Bone Up on Bone Health
Your odds of suffering an osteoporotic fracture during your lifetime is 30-40 percent if you are a woman and 13 percent if you are a man. Katherine Tucker, from Tufts University in Massachusetts, and colleagues studied 213 men and 390 women, each age 75 and older, for four years and found that an increased intake of carotenoids, and particularly lycopene (found in foods such as tomatoes, watermelon and pink grapefruit) was associated with some level of protection against losses in bone mineral density (BMD) at the lumbar spine in women, and at the hip in men.
In addition, male hip BMD was also associated with intakes of total carotenoids, beta-carotene, and lutein plus zeaxanthin. Study findings appeared in the January 2009 issue of the American Journal of Clinical Nutrition. The researchers postulate that the carotenoids may play a protective role in skeletal health via their antioxidant activity. Previous reports suggest oxidative stress may increase bone resorption; other mechanisms may play a contributory role as well.
Exercise Your Brain
A study on mice conducted by researchers at the National Cheng Kung University Medical College (Taiwan) suggests exercise can reverse the age-related decline in the production of neural stem cells in the brain’s hippocampus. The study, published in the Journal of Applied Physiology in November 2008, suggests exercise promotes the production of neurotrophic factors and receptors, which then promote the production and maturation of new stem cells. While exercise enhanced stem cell production and maturation in middle-age mice, researchers note that the strongest beneficial effect was seen in younger mice.
Live the Anti-Aging Lifestyle
In the latest study that validates the anti-aging lifestyle for both extending lifespan and prolonging healthspan, Mark Kaplan, from Portland State University, and colleagues examined the maintenance of exceptionally good health among 2,432 seniors.
They tracked participants’ health for a 10-year period (1994 to 2004) and discovered that the most important predictors of excellent health over the entire decade were absence of chronic illness, never having smoked, and drinking alcohol only in moderation. In addition, maintaining a positive outlook and managing stress levels were positive contributors to health with age.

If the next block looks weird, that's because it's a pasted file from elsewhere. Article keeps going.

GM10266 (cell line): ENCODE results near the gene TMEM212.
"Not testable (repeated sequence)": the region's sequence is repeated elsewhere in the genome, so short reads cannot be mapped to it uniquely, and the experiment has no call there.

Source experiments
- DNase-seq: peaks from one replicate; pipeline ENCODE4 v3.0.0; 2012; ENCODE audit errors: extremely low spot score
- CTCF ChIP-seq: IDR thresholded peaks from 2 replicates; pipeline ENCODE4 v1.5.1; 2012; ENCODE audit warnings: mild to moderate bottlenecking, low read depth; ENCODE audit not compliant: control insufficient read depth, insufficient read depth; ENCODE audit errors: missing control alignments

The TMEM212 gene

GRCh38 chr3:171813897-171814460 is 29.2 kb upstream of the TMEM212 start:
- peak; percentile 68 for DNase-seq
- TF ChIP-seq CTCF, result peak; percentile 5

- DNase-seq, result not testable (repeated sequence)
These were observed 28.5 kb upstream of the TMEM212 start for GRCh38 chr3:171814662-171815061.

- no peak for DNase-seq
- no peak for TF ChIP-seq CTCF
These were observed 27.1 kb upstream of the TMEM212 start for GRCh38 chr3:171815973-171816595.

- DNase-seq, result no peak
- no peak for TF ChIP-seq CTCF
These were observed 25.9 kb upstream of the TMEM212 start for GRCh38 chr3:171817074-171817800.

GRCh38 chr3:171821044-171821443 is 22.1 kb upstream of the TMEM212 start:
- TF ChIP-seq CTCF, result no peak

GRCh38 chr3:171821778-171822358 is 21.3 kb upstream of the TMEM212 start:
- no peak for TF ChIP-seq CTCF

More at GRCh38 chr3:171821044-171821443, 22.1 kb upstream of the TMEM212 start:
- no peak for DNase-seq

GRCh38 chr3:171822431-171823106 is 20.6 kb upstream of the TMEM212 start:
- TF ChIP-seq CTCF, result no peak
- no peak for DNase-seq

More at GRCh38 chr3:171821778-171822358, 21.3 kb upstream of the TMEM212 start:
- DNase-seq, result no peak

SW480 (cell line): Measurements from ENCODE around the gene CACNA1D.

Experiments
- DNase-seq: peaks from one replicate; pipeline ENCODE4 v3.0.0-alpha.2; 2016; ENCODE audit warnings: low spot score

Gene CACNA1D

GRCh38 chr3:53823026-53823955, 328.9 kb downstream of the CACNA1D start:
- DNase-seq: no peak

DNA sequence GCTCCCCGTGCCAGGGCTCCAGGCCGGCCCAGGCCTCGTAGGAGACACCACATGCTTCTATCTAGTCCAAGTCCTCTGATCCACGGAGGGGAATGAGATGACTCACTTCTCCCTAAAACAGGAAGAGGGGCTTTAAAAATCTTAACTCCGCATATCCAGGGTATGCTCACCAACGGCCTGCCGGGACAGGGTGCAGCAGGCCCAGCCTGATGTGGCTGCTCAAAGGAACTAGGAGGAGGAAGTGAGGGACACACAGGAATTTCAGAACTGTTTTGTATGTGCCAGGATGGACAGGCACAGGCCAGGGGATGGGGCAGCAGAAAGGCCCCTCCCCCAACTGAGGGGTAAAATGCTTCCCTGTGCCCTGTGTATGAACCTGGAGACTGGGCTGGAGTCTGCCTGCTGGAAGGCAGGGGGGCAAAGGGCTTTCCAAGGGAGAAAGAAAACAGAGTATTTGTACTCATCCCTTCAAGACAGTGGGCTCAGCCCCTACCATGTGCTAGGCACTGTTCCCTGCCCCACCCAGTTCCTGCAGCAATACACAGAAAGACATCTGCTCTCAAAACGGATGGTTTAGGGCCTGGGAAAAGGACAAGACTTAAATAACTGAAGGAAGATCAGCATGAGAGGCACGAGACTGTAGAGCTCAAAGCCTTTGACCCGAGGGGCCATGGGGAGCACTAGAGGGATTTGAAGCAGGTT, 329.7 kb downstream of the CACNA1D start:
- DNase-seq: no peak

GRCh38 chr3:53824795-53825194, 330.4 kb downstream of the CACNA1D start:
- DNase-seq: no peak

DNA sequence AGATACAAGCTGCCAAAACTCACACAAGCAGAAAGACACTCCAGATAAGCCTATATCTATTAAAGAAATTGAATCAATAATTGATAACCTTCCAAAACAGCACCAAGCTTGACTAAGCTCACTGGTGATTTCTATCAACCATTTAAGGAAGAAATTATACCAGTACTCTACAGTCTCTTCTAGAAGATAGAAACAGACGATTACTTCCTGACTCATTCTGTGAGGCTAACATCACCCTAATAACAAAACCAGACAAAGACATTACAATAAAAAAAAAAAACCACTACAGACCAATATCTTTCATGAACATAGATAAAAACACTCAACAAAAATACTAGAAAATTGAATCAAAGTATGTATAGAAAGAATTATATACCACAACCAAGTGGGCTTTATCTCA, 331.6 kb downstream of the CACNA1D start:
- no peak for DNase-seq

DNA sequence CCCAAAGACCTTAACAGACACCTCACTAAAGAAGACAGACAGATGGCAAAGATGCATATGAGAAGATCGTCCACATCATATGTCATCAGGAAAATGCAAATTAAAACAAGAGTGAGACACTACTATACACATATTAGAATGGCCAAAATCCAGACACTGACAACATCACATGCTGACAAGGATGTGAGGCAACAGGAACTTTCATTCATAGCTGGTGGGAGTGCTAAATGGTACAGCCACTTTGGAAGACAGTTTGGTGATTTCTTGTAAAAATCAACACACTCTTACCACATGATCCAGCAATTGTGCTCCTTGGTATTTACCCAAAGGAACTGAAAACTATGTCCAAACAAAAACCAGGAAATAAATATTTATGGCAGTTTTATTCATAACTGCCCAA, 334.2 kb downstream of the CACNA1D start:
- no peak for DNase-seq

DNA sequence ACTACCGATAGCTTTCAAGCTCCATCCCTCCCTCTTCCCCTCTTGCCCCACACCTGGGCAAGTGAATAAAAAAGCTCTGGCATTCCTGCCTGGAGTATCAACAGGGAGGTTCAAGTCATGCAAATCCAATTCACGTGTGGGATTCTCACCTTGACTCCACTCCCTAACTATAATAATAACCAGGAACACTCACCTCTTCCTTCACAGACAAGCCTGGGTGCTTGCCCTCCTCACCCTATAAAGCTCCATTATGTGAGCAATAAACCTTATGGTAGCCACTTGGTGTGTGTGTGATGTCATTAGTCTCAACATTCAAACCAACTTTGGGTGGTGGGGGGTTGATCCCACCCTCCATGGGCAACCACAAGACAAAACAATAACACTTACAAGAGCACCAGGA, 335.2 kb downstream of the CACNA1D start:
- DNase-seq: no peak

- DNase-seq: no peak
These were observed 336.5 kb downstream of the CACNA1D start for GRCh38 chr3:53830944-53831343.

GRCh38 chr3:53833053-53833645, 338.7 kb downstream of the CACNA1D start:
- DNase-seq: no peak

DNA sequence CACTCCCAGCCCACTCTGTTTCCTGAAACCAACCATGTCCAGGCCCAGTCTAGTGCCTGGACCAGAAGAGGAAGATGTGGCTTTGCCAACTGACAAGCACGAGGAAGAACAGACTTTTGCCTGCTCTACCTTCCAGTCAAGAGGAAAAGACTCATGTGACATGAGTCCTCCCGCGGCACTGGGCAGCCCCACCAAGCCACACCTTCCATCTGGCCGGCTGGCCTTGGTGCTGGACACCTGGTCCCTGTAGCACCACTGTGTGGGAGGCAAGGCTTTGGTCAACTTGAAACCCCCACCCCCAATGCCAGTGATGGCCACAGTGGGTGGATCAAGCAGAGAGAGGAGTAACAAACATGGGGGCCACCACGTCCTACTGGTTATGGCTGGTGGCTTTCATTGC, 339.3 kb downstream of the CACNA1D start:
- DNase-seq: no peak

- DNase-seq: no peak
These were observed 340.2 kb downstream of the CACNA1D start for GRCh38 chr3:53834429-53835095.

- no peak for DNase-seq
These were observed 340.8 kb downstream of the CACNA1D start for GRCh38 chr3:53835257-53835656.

According to the research team, the important point here is, “Many of these factors can be modified when you are young or middle-aged. While these findings may seem like common sense, now we have evidence of which factors contribute to exceptional health [as we age].”
Aging poses a costly burden to this nation, in terms of both financial and socioeconomic costs. Anti-aging medicine addresses aging as a treatable condition, aiming to reduce or eliminate the disabilities, diseases and dysfunctions we have grown used to assuming are a part of growing older. Take control of your health destiny today by understanding how your body systems age and what you can do about it. Talk to your doctor for more information on natural ways to maintain health into your golden years.
Top 10 Biological Systems That Decline With Age
- Endocrine system, responsible for the hormonal response
- Immune system, which mounts the body’s response to infectious invaders
- Metabolic system, involving age-related physiology changes
- Cardiovascular system, involving the heart and arteries * Gastrointestinal system, affecting absorption of nutrients from food
- Reproductive system, including menopause (in women) and andropause (in men)
- Nervous system, responsible for the body’s muscular response to stimuli
- Brain function, including memory and cognition
- Bone/muscular system, involving strength and function
- Sensory system, including the senses of touch, taste, smell, sight, and hearing
Ronald Klatz, MD, is the president of the American Academy of Anti-Aging, a nonprofit organization dedicated to the prevention, detection and treatment of aging-related disease.
Robert Goldman, MD, is the chairman of the American Academy of Anti-Aging, a nonprofit organization dedicated to the prevention, detection and treatment of aging-related disease.